Jack Smith: Royal Marine turned Super League referee
By Paul Vinnell
Last Updated: 12/06/16 4:54pm
The remarkable and dramatic story of how referee Jack Smith arrived in Super League has been revealed.
The 27-year-old, whose first televised match was Widnes' 38-28 victory over Castleford last Thursday, is a former Royal Marines commando who was shot by a Taliban sniper in Helmand province, Afghanistan, in August 2010.
The bullet damaged his liver, diaphragm and right lung, broke 10 of his ribs and emerged through an exit wound in his chest.
He was airlifted back to England in a coma and woke up two weeks later. It took two years of rehabilitation for Smith to recover from his horrific injuries and he was discharged from the Marines on medical grounds.
But in the last four years he has risen rapidly through the refereeing ranks, from junior matches to the elite competition in British rugby league.
And Smith says his training with the Marines has held him in good stead as he enters the high-pressure world of Super League officiating.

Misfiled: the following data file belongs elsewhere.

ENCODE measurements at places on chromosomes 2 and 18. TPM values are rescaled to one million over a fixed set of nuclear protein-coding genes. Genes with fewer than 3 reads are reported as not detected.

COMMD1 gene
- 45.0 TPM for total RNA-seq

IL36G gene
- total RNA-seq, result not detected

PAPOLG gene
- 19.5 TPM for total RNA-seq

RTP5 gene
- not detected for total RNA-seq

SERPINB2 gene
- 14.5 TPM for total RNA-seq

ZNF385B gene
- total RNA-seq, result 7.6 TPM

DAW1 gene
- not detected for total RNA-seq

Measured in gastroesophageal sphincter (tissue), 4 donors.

"It definitely helps dealing with any pressure," Smith told the Sunday Mirror.
"Up until Thursday afternoon, I'd never got nervous about anything refereeing-wise, because it doesn't really matter.
"Generally your outlook on life changes - how you get to places and why things happen. My background has really helped on that - I see what happened as a blessing now."
Smith, a former amateur player, believes there are striking similarities between his life in the Marines and rugby league.
"I'm home a lot more with my family and I've got into refereeing, which I never would have if I hadn't got injured," said Smith.
"There are similarities between rugby league and the Marines - the discipline involved and the camaraderie the players have.
"I find that between the players and myself - I like to have a crack with them on the field because they're just normal lads, like the referees."